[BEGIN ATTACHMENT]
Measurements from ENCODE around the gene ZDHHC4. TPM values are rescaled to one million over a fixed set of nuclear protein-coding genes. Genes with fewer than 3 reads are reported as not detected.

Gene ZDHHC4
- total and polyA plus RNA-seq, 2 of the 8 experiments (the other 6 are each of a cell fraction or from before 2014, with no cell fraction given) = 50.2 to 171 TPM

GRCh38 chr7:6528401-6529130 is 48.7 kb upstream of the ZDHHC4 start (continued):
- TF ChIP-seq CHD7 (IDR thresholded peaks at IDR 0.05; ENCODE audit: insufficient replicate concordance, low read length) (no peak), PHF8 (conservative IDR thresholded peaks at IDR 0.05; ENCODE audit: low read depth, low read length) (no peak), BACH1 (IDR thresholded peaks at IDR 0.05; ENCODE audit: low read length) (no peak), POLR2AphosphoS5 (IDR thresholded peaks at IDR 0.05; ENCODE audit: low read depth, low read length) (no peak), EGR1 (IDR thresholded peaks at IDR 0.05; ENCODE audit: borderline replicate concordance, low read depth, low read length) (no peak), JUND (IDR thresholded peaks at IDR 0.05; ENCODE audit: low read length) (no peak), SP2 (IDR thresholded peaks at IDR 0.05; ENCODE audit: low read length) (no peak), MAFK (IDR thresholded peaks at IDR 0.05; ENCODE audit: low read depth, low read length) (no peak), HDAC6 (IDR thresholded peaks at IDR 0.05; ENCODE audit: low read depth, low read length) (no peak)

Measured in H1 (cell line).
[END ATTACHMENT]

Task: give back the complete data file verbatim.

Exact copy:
Measurements from ENCODE around the gene ZDHHC4. TPM values are rescaled to one million over a fixed set of nuclear protein-coding genes. Genes with fewer than 3 reads are reported as not detected.

Gene ZDHHC4
- total and polyA plus RNA-seq, 2 of the 8 experiments (the other 6 are each of a cell fraction or from before 2014, with no cell fraction given) = 50.2 to 171 TPM

GRCh38 chr7:6528401-6529130 is 48.7 kb upstream of the ZDHHC4 start (continued):
- TF ChIP-seq CHD7 (IDR thresholded peaks at IDR 0.05; ENCODE audit: insufficient replicate concordance, low read length) (no peak), PHF8 (conservative IDR thresholded peaks at IDR 0.05; ENCODE audit: low read depth, low read length) (no peak), BACH1 (IDR thresholded peaks at IDR 0.05; ENCODE audit: low read length) (no peak), POLR2AphosphoS5 (IDR thresholded peaks at IDR 0.05; ENCODE audit: low read depth, low read length) (no peak), EGR1 (IDR thresholded peaks at IDR 0.05; ENCODE audit: borderline replicate concordance, low read depth, low read length) (no peak), JUND (IDR thresholded peaks at IDR 0.05; ENCODE audit: low read length) (no peak), SP2 (IDR thresholded peaks at IDR 0.05; ENCODE audit: low read length) (no peak), MAFK (IDR thresholded peaks at IDR 0.05; ENCODE audit: low read depth, low read length) (no peak), HDAC6 (IDR thresholded peaks at IDR 0.05; ENCODE audit: low read depth, low read length) (no peak)

Measured in H1 (cell line).